Sexual Consent

A great take on consent. It shows what ASC is all about.

Admin tl;dr/spoiler: Couple is about to kiss. Their lawyers show up and go through an exhaustive process of determining exactly what each of their clients do and do not consent to. So no, not exactly what ASC is all about.

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19 thoughts on “Sexual Consent

  1. ASC isn’t trying to be the sex police. It just wants you to you know, ensure that the person you want to have sex with would like that as well. You should be able to communicate with the person before having sex with them to ensure you are on the same page.

  2. Isn’t that what this video is doing? Everything is communicated and well-reasoned out beforehand. There’s no room for a “misunderstanding,” which in CiS’ eyes is rape.

    • There may be no room for a “misunderstanding,” but there’s also no room for enthusiasm or chemistry or intimacy. In other words, no room for some of the best parts of sex.

      I’ve had sex since I was assaulted and since this campaign started, and consent was very clearly in my mind. In some cases, the rules were established beforehand by me or my partner: no “sex,” but kissing/clothing removal/oral was fine. Sometimes we “is this okay”-ed starting with taking off shirts, through to sex or to something else. A few times, it was “wanna fuck?” My communication with each of those partners was different, but I felt comfortable that I was neither misunderstanding nor being misunderstood. Getting and giving consent was (and is) hot–and I was sure about it, no lawyers required.

      • Better safe than sorry. I’d prefer no enthusiasm or chemistry or intimacy than a rape charge. It was established in your mind, but again, you can’t know what the other side was thinking.

      • But without enthusiasm, how can you get enthusiastic consent? Kind of a paradox.

        You’re right that I can’t be absolutely sure of what the other side was thinking, but clear communication (and relative sobriety in most cases) means I have a pretty good chance of being right. The only way your argument works is if you don’t have sex at all ever.

  3. haha if this is what you think ASC is trying to do, I feel bad for your sex partners and you. You must be having terrible sex if you don’t understand how to obtain consent or have open communication between partners.

    • Alright that’s it. Struck a nerve. This is a rant. This is a somewhat unrelated but angry rant that’s going to have several points in it.
      1. Who the hell do you think you are making ad hominem attacks on me?
      2. You’re entirely incorrect. I don’t have terrible sex; I don’t have sex period, because my best friend was stuck with a rape charge after a girl got him drunk, held him down, had sex with him, and then accused him of rape because he was drunk. I know this because I saw her holding him down. And after he asked me to testify on his behalf, she wanted to accuse me of being an acessory. Of course that got thrown out, because in our justice system, you can’t attack a witness. So thanks for this campaign, turning me into a paranoid wreck. I thought I was finished with this “I can do anything I want while drunk but you’re responsible” mentality. Guess not.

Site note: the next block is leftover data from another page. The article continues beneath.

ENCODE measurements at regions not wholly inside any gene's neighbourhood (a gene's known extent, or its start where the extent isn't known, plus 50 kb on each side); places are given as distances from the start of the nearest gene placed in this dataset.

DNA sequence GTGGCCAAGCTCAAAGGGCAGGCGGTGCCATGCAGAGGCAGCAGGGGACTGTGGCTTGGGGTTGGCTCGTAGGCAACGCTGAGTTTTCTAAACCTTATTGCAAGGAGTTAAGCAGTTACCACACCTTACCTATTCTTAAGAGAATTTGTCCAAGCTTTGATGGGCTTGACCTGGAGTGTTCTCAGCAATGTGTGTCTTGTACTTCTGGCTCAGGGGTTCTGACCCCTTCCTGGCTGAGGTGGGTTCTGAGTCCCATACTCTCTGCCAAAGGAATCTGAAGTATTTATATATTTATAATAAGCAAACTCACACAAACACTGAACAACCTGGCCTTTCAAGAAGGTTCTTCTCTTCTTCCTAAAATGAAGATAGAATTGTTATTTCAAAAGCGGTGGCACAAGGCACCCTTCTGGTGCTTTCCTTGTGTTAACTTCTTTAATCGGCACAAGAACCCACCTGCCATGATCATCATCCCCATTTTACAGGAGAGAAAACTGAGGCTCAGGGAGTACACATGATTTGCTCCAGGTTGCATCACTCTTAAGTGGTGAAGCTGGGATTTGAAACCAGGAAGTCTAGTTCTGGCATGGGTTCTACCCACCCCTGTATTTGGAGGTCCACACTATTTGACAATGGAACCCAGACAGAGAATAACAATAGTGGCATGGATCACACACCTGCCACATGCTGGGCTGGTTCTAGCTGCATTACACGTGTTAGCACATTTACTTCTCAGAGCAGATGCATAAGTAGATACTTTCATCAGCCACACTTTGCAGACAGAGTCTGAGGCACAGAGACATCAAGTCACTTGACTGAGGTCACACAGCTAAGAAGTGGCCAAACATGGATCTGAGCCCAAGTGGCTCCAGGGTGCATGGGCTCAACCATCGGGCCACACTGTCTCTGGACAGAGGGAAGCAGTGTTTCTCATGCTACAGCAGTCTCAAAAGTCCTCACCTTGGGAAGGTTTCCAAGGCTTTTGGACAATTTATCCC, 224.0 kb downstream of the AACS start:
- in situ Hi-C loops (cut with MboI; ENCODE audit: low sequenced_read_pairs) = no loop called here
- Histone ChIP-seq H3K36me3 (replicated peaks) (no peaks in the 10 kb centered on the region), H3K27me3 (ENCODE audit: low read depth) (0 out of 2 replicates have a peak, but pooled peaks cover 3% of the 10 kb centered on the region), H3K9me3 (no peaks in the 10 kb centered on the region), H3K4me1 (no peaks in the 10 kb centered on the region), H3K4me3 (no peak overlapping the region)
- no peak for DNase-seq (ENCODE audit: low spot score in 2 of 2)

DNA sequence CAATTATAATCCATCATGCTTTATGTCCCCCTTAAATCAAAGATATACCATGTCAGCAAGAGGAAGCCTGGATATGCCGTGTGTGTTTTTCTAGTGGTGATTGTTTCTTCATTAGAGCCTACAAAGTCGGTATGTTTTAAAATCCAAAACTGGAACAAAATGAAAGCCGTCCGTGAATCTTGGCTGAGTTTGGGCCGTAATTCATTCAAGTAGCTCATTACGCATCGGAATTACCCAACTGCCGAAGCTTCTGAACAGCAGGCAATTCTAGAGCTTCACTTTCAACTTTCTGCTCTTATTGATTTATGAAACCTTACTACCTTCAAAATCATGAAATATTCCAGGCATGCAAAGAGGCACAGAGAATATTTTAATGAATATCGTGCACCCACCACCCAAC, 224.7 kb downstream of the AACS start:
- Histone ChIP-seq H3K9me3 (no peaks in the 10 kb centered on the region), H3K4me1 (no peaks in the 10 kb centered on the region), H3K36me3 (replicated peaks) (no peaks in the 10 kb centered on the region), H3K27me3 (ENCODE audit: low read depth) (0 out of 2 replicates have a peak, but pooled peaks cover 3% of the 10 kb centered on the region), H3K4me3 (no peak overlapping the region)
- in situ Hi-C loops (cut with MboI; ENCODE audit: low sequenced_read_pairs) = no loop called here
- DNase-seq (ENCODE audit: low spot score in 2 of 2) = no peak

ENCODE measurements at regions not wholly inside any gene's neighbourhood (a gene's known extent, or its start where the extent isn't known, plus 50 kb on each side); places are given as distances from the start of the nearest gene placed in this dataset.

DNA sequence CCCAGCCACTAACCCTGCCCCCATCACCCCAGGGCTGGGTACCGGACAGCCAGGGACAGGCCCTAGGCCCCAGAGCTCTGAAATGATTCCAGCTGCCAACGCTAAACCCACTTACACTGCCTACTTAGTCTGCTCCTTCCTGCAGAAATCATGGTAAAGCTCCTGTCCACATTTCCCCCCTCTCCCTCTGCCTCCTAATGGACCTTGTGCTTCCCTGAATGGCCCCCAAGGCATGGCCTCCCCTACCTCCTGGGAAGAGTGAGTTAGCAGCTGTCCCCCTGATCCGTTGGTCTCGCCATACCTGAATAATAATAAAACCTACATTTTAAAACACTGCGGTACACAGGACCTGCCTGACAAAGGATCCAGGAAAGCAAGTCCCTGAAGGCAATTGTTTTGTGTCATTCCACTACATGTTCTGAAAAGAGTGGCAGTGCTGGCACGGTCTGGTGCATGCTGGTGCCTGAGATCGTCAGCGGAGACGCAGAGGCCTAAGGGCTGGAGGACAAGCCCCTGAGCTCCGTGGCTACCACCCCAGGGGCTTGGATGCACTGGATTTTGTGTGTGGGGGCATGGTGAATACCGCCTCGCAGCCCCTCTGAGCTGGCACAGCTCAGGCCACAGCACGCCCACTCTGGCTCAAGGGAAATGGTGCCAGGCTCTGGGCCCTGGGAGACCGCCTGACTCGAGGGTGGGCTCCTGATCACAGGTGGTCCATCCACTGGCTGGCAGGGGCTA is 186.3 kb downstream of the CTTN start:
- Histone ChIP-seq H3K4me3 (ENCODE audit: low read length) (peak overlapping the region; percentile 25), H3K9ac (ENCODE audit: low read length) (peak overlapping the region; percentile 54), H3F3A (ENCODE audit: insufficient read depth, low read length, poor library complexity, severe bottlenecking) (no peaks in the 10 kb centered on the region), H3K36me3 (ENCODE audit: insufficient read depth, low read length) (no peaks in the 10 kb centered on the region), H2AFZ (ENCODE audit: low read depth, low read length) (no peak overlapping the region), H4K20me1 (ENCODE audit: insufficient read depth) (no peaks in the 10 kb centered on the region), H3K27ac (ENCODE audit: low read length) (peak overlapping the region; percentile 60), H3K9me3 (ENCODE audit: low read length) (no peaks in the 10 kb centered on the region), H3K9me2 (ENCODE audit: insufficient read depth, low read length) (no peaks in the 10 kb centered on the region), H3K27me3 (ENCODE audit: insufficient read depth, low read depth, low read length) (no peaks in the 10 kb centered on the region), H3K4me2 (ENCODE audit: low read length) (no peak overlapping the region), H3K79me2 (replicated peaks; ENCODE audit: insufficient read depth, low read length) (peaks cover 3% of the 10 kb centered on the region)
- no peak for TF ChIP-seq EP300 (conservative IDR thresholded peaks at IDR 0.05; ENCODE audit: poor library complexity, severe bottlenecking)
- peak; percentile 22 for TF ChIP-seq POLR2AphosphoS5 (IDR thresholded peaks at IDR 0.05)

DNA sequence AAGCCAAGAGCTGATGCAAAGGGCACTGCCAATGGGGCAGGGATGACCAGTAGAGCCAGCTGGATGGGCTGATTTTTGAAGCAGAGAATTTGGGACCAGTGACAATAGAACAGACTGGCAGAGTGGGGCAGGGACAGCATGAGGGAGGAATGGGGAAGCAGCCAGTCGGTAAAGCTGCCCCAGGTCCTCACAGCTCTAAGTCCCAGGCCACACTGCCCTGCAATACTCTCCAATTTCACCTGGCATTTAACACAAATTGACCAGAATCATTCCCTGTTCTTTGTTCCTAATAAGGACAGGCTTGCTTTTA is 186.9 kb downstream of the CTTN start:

3. This idea that’s it okay to make fun of guys who don’t have sex is as disgusting as it is to make fun girls who have, i.e. slut-shaming. You know what the male corrolary is? It’s virgin shaming. The idea that I’m funny because I have worse sex or I don’t have sex at all is just as repulsive as the idea that it’s okay to make fun of girls who have a lot of sex. Maybe the reasons guys don’t think about their partners as much as they should because people like YOU make fun of them.

      • And btw, I know this video was absurd, but honestly, after what my friend went through, sometimes I feel like this might be the only way to be assured of safety. How can you be accused of rape if the other person is holding you down?

      • I don’t know what happened to your friend but I’m really really sorry for him.

        I was responding to this video (/ your post introducing it “It shows what ASC is all about.” stating that this type of communication was the goal of these postering campaigns) and the idea I’ve heard thrown around a lot that “getting consent” is like a fucking contract negotiation. I (a woman) ALWAYS ask consent before sex (unless my partner does; but either way, usually it’s not one person saying “can we have sex” and the other person saying “yes” it’s a conversation or a statement or an “I want you so bad” or “should I get a condom?” or dirty talk in foreplay). And asking consent doesn’t kill the mood.
        I’m really sorry if you felt attacked by my joke. I’m often surprised by these types of comments (that asking for consent is unrealistic, kills the mood, etc.) and wonder what the fuck people are doing in the bedroom if there’s no communication, no idea of what the other person wants/likes.
        Also I was in no way trying to “virgin shame.” My idea of open communication about sex and includes open communication; and being sex-positive to me doesn’t mean that you need to have sex.

        I don’t understand what you mean by “Maybe the reasons guys don’t think about their partners as much as they should because people like YOU make fun of them.” Could you clarify what you mean? I understand the part where you think I’m trying to make fun of people who don’t have sex/”good” sex, but how does that relate to people “not thinking about their partners as much as they should;” In my opinion, fulfilling sex should involve caring about your partner’s pleasure. Do you disagree with that?